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Lowell Point residents adjust to temporary normal

A ‘monster’ landslide in Seward that occurred Saturday is estimated to be 40,000 cubic yards of debris and stretches across 300 feet of the road.
Published: May. 10, 2022 at 3:49 PM AKDT
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SEWARD, Alaska (KTUU) - A ‘monster’ landslide in Seward that occurred Saturday is estimated to be 40,000 cubic yards of debris and stretches across 300 feet of the road.

The natural disaster has cut off vehicle traffic traveling south from Seward to Lowell Point on the other side of the landslide. Seward City Manager Janette Bower is estimating there are about 200 people — both residents and tourists — whose only means of travel is to take a boat across Resurrection Bay back into Seward for supplies.

“Lowell Point community is a destination community, we have a lot of visitors down there,” said Bower. “...It is loved throughout the state, so people come here to go down there so there’s constant traffic on the road.”

Miller’s Landing has been offering free roundtrip rides on their water taxi between Lowell Point to Seward, helping those on the other side to continue their everyday lives.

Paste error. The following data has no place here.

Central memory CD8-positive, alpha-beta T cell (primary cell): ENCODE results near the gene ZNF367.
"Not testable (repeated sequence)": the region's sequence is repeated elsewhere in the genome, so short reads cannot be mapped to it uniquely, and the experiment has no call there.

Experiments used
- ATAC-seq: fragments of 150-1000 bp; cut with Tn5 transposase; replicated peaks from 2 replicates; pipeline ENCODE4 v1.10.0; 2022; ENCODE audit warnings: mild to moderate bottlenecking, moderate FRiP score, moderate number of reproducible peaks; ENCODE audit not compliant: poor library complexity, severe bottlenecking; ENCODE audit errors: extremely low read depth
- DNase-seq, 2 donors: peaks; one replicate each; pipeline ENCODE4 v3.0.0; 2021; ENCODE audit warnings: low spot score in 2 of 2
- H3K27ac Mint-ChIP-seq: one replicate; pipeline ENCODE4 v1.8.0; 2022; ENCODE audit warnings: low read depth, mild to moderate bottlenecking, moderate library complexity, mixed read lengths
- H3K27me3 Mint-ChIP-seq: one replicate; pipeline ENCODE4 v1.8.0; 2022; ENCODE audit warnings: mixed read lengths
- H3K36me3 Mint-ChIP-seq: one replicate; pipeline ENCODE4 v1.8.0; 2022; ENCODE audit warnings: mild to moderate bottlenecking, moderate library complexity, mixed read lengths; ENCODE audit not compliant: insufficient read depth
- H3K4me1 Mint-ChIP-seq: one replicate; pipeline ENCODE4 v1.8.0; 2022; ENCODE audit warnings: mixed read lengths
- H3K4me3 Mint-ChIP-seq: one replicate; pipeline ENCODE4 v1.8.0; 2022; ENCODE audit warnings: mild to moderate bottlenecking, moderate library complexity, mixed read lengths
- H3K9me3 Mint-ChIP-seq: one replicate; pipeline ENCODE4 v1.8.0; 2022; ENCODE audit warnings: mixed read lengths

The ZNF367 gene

But until the road is cleared, those on the other side of the debris, like Eli Hancock, have to use a water taxi.

“It’s been a little rough,” Hancock said. “Miller’s landing has definitely just kicked up their game and is trying to assist both the local and visiting population as much as they can.”

Even though Hancock said his everyday life hasn’t had to change much, he still has had to adapt to a temporary lifestyle without road access.

“This backpack is full of groceries for the next 10 days,” Hancock said. “I’m trying not to leave the point until then.”

Bower said the city is working with Metco Alaska — who started work on clearing the debris Monday —on a timeframe of when the debris will be cleared, but said that it will take time.

“It’s really depending on conditions and they’re driving the timeframe, the company that we’re working with this Metco, and they’re driving the timeframe based on the stability,” Bower said. “If there’s another slide and they don’t feel safe in the area, then they will stop and wait till things are stable. So they’re going to drive the timeframe. We we don’t know how long. It could we several weeks before it’s fully open.”

Once the debris is cleared, Bower said they will be going through and assessing the road to make sure it is safe for vehicles.

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